How to Remove Unwanted Images from Google & Facebook

by | General, How To

As a recruiter, it’s vitally important that you have a professional online brand image for the sake of your career and your company’s employment brand. Chances are that any good candidate who is speaking to you will, at the very minimum, view your LinkedIn profile and google you and your company.

How people perceive you and your business is determined through your online reputation. Do you know what’s on the internet about you? What will people find when they conduct a few searches on you?

The best approach is to be proactive about managing your online reputation. And this includes knowing what images the public can view. The last thing you want is to lose is a business opportunity because a potential client found an embarrassing or distasteful picture of you at your bachelor party, which made you lose credibility and integrity with that person. Let’s not go down that dark road.

Here are a few simple steps you can take to keep your reputation on the up and up:

1. Give yourself an audit. Find out how you’re being perceived online.

  • Google yourself and see what shows up on the search results.
  • Click Images at the top of the results to be taken to Google Images to view what images are being shown to the public. Be sure nothing outside of your professional brand shows up.
  • Check other search engines, such as Bing and Yahoo.
  • Don’t just search your first and last name. You may want to augment your searches and try hunting cities and schools, usernames and nicknames, or other identifiers that people may have access to.
  • Search for inappropriate information on blogs, comments, mentions, dating sites, retail sites, and other web service accounts that you have.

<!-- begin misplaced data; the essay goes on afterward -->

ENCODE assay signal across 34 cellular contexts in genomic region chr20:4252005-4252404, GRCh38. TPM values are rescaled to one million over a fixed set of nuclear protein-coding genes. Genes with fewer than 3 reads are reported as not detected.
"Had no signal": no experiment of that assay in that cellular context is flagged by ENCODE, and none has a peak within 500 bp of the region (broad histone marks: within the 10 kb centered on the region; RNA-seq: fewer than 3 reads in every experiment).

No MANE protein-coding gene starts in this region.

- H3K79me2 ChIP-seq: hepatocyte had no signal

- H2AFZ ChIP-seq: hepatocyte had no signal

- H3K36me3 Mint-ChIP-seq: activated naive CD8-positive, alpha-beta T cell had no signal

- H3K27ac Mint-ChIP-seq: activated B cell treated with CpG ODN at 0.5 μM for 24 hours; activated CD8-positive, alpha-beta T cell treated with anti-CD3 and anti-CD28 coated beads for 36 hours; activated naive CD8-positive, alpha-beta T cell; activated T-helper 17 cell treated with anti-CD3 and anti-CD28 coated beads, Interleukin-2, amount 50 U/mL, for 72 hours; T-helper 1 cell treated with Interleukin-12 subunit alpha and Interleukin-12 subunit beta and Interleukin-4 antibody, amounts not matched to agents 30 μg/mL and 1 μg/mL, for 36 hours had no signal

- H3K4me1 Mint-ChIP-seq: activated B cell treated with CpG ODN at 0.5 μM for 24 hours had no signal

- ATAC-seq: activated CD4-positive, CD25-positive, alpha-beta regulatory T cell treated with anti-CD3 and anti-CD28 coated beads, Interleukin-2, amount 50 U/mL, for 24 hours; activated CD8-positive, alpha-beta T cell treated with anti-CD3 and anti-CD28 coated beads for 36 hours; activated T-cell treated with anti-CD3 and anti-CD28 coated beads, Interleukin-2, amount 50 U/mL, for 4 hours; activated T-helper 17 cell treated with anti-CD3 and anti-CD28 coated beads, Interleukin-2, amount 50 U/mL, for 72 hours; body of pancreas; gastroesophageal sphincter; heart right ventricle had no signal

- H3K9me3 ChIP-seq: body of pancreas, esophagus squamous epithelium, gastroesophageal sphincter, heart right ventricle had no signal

• Review all images, videos, and posts on your social media profiles – Facebook, Twitter, LinkedIn, Instagram, Pinterest, YouTube, etc.

2. Be proactive and take charge of your reputation by removing any unwanted images. Once you have scoured the internet and found some questionable images that you would like to dispose of, there are a few things you can do.

3. Rules for Removing Unwanted Images from the Internet

Before we jump into how to remove images, there are a few things to keep in mind when trying to delete images and information from the web.

Rule #1: Search for the original source

Many people think that if you request Google to take down an unflattering image that they will. Remember, Google, along with Bing and Yahoo, are all search engines. They aggregate information and images from other websites. They do not own this material and cannot control who publishes what.

Therefore, you must go to the original source, which may be a blog or news site, if you wish to permanently remove unsavory photos or defaming information about you. You will need to request that the owner, typically a webmaster or site owner, delete the image or article from their website.

Reaching out to Google (or Yahoo or Bing) will not work. Even if Google deletes the site or image from their search results, the page still exists on the site. This means it can be found through the URL to the site, social media sharing, or other search engines. Your best option is to contact the webmaster because they can remove the page entirely. (1)

Then, once the original owner removes it, it will take some time for the search engines to gradually filter it out of their search results.

However, according to Google’s removal policy, they “may remove images if they contain sensitive personal information, like a credit card number or a picture of your signature, or nude or sexually explicit images that were uploaded or shared without your consent.”

You can also report any content you find online that violates the law, which Google will review and then consider blocking, removing, or restricting access to.

Rule #2: Be polite!

Most of the unflattering images you find will come from social media because you voluntarily published it. There’s also a pretty good chance that you lost your rights to those images once you hit upload.